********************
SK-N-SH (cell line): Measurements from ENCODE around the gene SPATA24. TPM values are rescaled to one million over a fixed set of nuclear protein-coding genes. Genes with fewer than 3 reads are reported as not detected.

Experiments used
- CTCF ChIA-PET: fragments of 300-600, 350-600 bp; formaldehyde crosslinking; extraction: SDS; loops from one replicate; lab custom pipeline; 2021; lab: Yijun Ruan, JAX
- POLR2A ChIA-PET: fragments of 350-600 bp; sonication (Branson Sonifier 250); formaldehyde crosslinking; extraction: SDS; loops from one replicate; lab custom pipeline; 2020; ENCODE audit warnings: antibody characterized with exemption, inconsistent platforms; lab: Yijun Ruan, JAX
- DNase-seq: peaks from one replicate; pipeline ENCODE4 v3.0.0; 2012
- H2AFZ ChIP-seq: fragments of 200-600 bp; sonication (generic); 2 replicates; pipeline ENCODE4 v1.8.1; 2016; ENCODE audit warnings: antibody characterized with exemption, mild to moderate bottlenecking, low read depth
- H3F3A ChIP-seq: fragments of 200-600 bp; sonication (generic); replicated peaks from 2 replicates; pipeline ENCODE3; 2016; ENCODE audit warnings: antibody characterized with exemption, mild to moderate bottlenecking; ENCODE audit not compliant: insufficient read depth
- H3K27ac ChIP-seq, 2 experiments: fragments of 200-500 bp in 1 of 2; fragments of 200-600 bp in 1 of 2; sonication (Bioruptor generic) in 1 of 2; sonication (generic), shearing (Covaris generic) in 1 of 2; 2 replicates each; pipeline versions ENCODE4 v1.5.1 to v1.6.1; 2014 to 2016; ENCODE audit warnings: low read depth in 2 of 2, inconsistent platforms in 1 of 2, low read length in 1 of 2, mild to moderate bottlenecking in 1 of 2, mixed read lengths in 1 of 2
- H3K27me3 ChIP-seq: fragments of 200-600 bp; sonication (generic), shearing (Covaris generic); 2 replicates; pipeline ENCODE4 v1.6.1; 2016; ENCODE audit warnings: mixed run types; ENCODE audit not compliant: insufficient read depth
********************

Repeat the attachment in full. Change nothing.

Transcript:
SK-N-SH (cell line): Measurements from ENCODE around the gene SPATA24. TPM values are rescaled to one million over a fixed set of nuclear protein-coding genes. Genes with fewer than 3 reads are reported as not detected.

Experiments used
- CTCF ChIA-PET: fragments of 300-600, 350-600 bp; formaldehyde crosslinking; extraction: SDS; loops from one replicate; lab custom pipeline; 2021; lab: Yijun Ruan, JAX
- POLR2A ChIA-PET: fragments of 350-600 bp; sonication (Branson Sonifier 250); formaldehyde crosslinking; extraction: SDS; loops from one replicate; lab custom pipeline; 2020; ENCODE audit warnings: antibody characterized with exemption, inconsistent platforms; lab: Yijun Ruan, JAX
- DNase-seq: peaks from one replicate; pipeline ENCODE4 v3.0.0; 2012
- H2AFZ ChIP-seq: fragments of 200-600 bp; sonication (generic); 2 replicates; pipeline ENCODE4 v1.8.1; 2016; ENCODE audit warnings: antibody characterized with exemption, mild to moderate bottlenecking, low read depth
- H3F3A ChIP-seq: fragments of 200-600 bp; sonication (generic); replicated peaks from 2 replicates; pipeline ENCODE3; 2016; ENCODE audit warnings: antibody characterized with exemption, mild to moderate bottlenecking; ENCODE audit not compliant: insufficient read depth
- H3K27ac ChIP-seq, 2 experiments: fragments of 200-500 bp in 1 of 2; fragments of 200-600 bp in 1 of 2; sonication (Bioruptor generic) in 1 of 2; sonication (generic), shearing (Covaris generic) in 1 of 2; 2 replicates each; pipeline versions ENCODE4 v1.5.1 to v1.6.1; 2014 to 2016; ENCODE audit warnings: low read depth in 2 of 2, inconsistent platforms in 1 of 2, low read length in 1 of 2, mild to moderate bottlenecking in 1 of 2, mixed read lengths in 1 of 2
- H3K27me3 ChIP-seq: fragments of 200-600 bp; sonication (generic), shearing (Covaris generic); 2 replicates; pipeline ENCODE4 v1.6.1; 2016; ENCODE audit warnings: mixed run types; ENCODE audit not compliant: insufficient read depth